The southwest monsoon 2020 has officially drawn to an end with the India Meteorological Department (IMD) declaring a withdrawal of the associated winds and rainfall pattern from India on Wednesday. The over 8% surplus this year has surpassed the IMD’s estimates. For the first time since 2010, India got more than 100% of its long period average (LPA) of 88 cm in consecutive years. Last year the country saw record rainfall of 110% of the LPA, the highest in a quarter century. India has never got over 105% of the LPA in consecutive years in at least 30 years, according to records available since 1988 on the IMD website. Meteorologists often speak of two or three decade ‘epochs’ of rainfall variation. Since 2000, India was in a low patch with several drought years and had barely a handful of above normal or excess rainfall. In that light, the two years of a munificent monsoon could signal a possible return to a rainy epoch. While it could mean more rain, it also implies floods, overflowing dams, landslides and loss of lives. Moreover, surplus rains are not evenly distributed in time and space. Therefore, much like there are attempts to improve flood forecast warnings — especially the short-term ones — there ought to be commensurate efforts by authorities and infrastructure agencies to prepare for the environmental and ecological impact of excess rain. This year the IMD undertook a long-due revision of the onset and withdrawal dates of the monsoon in India. By this reckoning, the monsoon’s normal withdrawal date was October 15. Historically, this has always been a statistical average and the actual withdrawal is usually within a few days of this. However, this year the withdrawal has been extremely delayed. Factoring in these changes must become a key part of a State and city’s disaster management preparedness.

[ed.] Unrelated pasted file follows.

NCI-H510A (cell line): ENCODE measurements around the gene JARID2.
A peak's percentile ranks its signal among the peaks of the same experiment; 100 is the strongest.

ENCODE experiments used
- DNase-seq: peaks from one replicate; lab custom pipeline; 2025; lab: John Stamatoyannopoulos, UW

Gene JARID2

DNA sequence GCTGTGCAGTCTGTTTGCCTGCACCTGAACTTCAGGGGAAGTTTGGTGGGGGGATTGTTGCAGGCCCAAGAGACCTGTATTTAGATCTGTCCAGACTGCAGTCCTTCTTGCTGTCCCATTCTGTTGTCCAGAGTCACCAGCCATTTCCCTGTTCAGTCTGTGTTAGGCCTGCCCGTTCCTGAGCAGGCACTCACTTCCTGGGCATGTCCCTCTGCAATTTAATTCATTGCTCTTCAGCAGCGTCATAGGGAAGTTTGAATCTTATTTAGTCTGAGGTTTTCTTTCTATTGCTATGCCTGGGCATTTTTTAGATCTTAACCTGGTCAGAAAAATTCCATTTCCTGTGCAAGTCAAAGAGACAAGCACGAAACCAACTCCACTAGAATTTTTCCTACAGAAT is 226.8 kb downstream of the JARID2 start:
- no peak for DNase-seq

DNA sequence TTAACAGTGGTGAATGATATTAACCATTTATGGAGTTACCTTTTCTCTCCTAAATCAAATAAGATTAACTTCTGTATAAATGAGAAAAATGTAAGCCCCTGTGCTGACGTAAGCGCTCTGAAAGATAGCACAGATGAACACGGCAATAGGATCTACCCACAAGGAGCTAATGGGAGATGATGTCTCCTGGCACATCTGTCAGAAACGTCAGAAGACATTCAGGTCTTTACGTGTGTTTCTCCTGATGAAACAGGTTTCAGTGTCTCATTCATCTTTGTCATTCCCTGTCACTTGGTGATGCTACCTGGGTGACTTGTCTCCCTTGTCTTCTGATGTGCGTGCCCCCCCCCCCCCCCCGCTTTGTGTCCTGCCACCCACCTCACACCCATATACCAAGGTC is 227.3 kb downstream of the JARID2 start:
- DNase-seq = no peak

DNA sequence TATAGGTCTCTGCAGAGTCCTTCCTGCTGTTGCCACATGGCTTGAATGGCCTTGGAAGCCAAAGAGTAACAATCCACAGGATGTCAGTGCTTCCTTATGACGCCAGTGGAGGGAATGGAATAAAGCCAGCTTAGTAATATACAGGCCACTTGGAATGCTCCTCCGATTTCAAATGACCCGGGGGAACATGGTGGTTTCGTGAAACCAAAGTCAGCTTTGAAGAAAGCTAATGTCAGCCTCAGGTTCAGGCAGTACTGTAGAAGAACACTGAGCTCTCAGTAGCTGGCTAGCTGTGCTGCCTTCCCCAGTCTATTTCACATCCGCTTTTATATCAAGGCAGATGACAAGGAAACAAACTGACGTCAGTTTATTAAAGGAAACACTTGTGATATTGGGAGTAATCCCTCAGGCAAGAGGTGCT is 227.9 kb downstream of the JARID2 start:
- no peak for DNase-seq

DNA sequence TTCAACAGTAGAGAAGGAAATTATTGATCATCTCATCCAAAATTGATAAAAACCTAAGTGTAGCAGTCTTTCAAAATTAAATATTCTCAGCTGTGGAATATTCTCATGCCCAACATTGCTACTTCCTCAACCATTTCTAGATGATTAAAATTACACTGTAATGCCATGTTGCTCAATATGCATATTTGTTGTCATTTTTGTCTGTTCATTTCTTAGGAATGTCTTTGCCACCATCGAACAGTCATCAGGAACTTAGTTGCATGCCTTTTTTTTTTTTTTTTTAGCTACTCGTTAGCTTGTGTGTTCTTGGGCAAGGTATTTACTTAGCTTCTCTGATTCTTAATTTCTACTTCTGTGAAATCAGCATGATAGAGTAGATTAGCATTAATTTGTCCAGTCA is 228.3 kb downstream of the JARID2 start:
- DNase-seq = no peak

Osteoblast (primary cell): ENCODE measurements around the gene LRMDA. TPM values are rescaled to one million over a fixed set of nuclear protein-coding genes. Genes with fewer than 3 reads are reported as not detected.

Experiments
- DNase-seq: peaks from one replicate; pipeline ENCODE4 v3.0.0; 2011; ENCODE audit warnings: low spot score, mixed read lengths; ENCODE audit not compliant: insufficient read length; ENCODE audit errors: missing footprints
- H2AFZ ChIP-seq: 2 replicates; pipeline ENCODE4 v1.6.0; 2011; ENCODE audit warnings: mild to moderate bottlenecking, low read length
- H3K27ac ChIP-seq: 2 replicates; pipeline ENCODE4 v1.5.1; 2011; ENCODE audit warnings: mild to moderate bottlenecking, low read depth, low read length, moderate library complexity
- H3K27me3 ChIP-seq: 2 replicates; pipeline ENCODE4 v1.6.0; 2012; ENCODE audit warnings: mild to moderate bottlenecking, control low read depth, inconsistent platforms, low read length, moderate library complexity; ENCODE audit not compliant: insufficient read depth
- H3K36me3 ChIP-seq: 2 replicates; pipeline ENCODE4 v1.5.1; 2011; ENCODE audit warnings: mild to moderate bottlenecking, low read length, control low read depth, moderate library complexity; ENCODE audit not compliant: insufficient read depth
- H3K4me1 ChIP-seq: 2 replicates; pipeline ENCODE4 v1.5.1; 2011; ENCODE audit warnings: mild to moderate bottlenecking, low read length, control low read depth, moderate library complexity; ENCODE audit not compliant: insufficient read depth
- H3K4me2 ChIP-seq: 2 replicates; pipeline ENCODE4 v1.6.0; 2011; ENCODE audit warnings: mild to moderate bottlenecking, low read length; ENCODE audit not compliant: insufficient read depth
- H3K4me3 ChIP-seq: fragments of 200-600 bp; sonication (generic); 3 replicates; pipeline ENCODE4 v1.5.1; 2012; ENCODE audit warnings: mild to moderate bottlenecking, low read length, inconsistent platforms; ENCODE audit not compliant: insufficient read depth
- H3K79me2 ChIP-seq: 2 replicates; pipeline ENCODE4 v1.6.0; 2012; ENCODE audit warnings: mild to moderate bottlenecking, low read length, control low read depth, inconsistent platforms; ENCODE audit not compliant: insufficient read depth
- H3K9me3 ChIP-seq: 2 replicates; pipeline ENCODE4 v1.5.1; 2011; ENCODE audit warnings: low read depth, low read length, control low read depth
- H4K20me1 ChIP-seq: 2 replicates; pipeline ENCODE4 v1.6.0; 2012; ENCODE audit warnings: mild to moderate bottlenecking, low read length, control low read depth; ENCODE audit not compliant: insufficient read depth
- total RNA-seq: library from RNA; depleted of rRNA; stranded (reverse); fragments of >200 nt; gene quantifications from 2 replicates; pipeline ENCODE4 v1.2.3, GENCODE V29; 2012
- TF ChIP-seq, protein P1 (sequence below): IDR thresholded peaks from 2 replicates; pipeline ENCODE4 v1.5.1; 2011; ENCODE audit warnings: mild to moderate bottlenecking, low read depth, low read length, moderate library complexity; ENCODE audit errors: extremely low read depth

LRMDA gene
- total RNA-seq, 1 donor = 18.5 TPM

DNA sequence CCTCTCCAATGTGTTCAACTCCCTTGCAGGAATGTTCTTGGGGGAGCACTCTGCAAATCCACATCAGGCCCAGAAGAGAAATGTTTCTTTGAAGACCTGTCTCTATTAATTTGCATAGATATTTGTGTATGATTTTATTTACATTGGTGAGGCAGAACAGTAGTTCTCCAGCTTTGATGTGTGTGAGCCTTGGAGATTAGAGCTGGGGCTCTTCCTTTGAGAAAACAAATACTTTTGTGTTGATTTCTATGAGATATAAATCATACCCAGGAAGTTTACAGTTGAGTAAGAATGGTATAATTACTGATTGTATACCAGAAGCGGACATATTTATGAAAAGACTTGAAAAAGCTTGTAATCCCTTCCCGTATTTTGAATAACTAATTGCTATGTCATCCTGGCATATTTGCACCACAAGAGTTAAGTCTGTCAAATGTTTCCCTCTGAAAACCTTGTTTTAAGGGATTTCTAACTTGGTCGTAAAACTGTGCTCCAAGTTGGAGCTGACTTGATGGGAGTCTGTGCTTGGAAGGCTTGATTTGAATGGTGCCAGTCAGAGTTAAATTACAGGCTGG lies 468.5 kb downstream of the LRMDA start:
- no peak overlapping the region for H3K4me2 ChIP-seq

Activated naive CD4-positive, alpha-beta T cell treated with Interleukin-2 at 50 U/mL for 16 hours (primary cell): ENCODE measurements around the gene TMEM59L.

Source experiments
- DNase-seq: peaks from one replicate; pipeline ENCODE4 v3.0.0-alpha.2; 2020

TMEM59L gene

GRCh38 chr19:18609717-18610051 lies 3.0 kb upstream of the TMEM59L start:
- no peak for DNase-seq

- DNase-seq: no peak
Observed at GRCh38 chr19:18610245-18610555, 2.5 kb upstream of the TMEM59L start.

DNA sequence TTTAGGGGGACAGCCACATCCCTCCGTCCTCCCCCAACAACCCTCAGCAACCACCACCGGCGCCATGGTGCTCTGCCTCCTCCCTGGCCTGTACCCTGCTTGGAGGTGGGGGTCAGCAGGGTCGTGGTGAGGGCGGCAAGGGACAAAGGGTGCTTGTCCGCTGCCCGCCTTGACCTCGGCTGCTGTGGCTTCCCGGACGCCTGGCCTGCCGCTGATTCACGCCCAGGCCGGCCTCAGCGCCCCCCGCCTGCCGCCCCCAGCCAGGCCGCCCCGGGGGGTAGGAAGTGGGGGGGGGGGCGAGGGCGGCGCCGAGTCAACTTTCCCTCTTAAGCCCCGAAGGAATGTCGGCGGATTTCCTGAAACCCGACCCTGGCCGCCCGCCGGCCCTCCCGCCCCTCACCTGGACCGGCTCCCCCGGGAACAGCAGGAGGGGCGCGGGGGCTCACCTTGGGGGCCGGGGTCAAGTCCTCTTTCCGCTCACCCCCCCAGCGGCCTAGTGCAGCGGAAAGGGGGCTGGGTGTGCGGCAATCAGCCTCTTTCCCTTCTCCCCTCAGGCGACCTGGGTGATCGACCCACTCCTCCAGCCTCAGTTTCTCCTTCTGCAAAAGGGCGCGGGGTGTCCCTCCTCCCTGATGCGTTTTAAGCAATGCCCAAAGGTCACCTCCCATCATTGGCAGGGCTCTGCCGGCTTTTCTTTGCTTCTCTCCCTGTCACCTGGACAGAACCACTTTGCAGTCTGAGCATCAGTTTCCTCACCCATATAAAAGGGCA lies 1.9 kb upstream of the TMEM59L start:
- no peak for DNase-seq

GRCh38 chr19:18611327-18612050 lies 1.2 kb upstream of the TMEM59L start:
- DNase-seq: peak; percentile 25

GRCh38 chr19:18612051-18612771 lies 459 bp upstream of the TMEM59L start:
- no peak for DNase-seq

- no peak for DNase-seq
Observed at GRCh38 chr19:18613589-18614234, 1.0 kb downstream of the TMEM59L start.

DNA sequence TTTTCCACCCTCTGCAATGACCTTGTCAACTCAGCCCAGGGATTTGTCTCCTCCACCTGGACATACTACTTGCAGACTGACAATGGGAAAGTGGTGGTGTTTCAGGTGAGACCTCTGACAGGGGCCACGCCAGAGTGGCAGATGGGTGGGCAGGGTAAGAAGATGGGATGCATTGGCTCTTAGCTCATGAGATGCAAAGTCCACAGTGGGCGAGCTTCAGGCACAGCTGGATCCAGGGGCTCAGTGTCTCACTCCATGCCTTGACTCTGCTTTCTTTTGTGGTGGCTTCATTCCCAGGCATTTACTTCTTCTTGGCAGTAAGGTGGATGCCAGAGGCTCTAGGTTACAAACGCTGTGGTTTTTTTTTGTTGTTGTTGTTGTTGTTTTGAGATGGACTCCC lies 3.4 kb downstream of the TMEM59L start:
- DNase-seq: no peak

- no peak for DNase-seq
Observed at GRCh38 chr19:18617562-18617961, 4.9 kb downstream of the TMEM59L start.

The southwest monsoon’s withdrawal also heralds the advent of north-easterly winds that bring in the northeast monsoon to parts of peninsular Andhra Pradesh and Tamil Nadu. While significant to the agriculture there, the northeast monsoon contributes 10%-12% of India’s annual rainfall, against the southwest monsoon’s 75%-80%. That, and its limited geographic spread has meant that the northeast monsoon is not showered with as much research attention. However, studies show that northeast monsoon rainfall displays significant variation and climate models are fairly inaccurate in their forecasts of its unfolding over the subcontinent. There have been significant investments in super computing infrastructure to simulate weather as well as to tune forecasts to go beyond just giving rainfall estimates and factor in the potential damage of floods and cyclones. Building on these, scientists must also put in more effort and design research programmes that better analyse the vagaries of the northeast monsoon. Along with more understanding of how climate is changing locally, India needs better science to prepare more effective disaster management plans and improve resilience in a warming world.
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